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North Sea Oil

Volume 78: debated on Monday 29 April 1985

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asked the Secretary of State for Energy what percentage of United Kingdom North sea oil is refined within the United Kingdom; how many jobs there are in United Kingdom refineries; and how this compares with the figure in May 1979.

In 1984, 37ยท5 per cent. of United Kingdom North sea oil was refined within the United Kingdom. There were some 23,100 jobs in the refining industry in September 1984, compared with about 25,300 in May 1979.

I know that the right hon. Gentleman is aware of the shattering blow caused to the communities affected by the BP-Llandarcy announcement, given the hundreds of jobs involved. Is he also aware that people, especially those who work in the refining industry, find it completely incomprehensible that we refine under 40 per cent. of United Kingdom North sea oil and that we have taken just as big a cut in refining capacity as other European countries which do not have a barrel of oil? Will he have urgent talks with the North sea oil companies to see whether they can improve on the amount of North sea oil that goes through our refineries, thereby possibly safeguarding at least some of the jobs in our refining industry?

I wholly appreciate how shattering that news was to the community around the refinery and to those who work there. As the hon. Gentleman knows, last week I met colleagues in the House with an interest in the matter as well as trade union representatives from the refinery. Their views are being made known to the BP management. I remind the hon. Gentleman that we have a considerable refining over-capacity in relation to our demand, and in many cases, because of the nature and quality of North sea crude, it is more economic to export it and to import lower quality crudes to give us the right mix in our refineries.

Will my right hon. Friend re-emphasise that the cut of the barrel must be aligned to the market and that there is adequate room for rationalisation in the United Kingdom and throughout western Europe?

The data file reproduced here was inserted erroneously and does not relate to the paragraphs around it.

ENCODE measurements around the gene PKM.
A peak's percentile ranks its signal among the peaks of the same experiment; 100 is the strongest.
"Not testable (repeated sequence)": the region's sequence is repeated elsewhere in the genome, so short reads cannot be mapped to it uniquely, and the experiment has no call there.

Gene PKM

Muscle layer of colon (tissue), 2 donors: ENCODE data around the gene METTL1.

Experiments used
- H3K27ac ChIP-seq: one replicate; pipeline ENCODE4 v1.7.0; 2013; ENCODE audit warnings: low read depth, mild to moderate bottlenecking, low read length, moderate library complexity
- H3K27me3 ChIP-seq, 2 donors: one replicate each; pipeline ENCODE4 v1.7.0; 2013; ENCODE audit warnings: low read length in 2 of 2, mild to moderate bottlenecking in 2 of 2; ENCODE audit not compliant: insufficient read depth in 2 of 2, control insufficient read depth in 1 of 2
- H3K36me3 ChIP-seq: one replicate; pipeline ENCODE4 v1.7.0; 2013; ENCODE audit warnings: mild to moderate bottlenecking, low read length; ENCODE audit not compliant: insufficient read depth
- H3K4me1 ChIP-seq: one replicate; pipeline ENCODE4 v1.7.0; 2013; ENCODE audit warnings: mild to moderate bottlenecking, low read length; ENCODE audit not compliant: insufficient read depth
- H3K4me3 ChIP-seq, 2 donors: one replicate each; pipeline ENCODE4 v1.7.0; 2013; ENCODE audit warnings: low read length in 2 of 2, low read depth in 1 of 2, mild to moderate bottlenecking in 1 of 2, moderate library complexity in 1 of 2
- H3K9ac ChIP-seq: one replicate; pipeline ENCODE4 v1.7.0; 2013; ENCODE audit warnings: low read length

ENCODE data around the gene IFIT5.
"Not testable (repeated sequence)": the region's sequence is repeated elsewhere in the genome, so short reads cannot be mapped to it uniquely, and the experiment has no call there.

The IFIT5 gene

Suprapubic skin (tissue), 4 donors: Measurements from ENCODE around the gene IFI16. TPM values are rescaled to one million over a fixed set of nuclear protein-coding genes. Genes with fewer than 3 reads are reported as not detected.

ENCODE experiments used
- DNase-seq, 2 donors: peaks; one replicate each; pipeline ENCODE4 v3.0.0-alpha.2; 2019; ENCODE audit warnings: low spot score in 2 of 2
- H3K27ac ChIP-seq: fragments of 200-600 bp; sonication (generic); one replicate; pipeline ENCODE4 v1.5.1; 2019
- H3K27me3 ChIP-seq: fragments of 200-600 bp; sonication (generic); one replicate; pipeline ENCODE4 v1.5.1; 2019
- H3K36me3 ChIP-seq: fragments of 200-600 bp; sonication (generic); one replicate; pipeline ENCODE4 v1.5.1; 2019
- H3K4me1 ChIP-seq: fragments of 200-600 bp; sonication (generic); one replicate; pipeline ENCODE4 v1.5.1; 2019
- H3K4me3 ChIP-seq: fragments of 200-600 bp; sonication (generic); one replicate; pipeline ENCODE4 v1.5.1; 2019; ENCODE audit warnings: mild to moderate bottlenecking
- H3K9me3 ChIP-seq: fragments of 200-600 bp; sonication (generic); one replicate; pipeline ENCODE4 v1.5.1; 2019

In contrast with what the hon. Member for Merthyr Tydfil and Rhymney (Mr. Rowlands) said, it is perhaps significant that the United Kingdom's reduction in refinery capacity, as a proportion of total capacity, is very much at the lower end compared with many other countries. What has happened in this country is, therefore, to some extent not quite as bad as in some other countries.

The right hon. Gentleman has indicated his awareness of the redundancies at Llandarcy and the fact that Llandarcy's products, in the main, are to be refined at Texaco's refinery at Pembroke. Is he aware that Llandarcy is the only refinery that is geared to deal with United Kingdom land oil? Will he intevene with his right hon. Friend and urge him to reconsider his decision, which was conveyed to me in a letter, and that representations be made to the BP board to change the decision, in the national interest?

I appreciate the hon. Gentleman's concern. He has, as he says, been in touch with my right hon. Friend about it. I assure him that the views of those who came to see me last week have been conveyed to British Petroleum.

May we thank the Minister for the sympathetic hearing that he gave us and our trade union colleagues when we met him last week? We gave him evidence of the allegations of a cartel operating within the refining industry in the United Kingdom, and also allegations of various back-to-back arrangements between the several oil companies. Will he look into those allegations and, if necessary, seek to lean upon BP to provide jobs, directly or indirectly, in replacement?

The important point to recognise is that it is a commercial decision of the company. The company is prepared to meet and to discuss the different aspects of it. It has made it clear that the decision was taken in the light of its commercial activities in the United Kingdom.

I have two large refineries in my constituency, Mobil and Shell, both of which have shed labour in the past few years. Does my right hon. Friend agree that those oil refineries must continue to be efficient in a very highly competitive international market?

I agree with my hon. Friend that it is a highly competitive market. In recent years the downstream refining activities of the oil companies, have been the least profitable parts of their activities. If we are to remain with a strong refining capacity, which I hope we shall, we must be competitive with overseas countries.

Does the Minister understand that, of the 1,000 job losses at Ellesmere Port, 350 fall on employees living in my constituency?

In the light of the Llandarcy redundancies, I remind the Minister that male unemployment is more than one in five in west Glamorgan. Does he know that Wales has lost 103,000 manufacturing jobs since 1979?

Yes, I am aware of those figures. They were among the points put to me by some of those who came to the meeting last week. As the hon. Gentleman knows, the Welsh Office was also represented at that meeting, and I know that my right hon. Friend the Secretary of State for Wales is fully aware of the position. I have spoken to him since that meeting.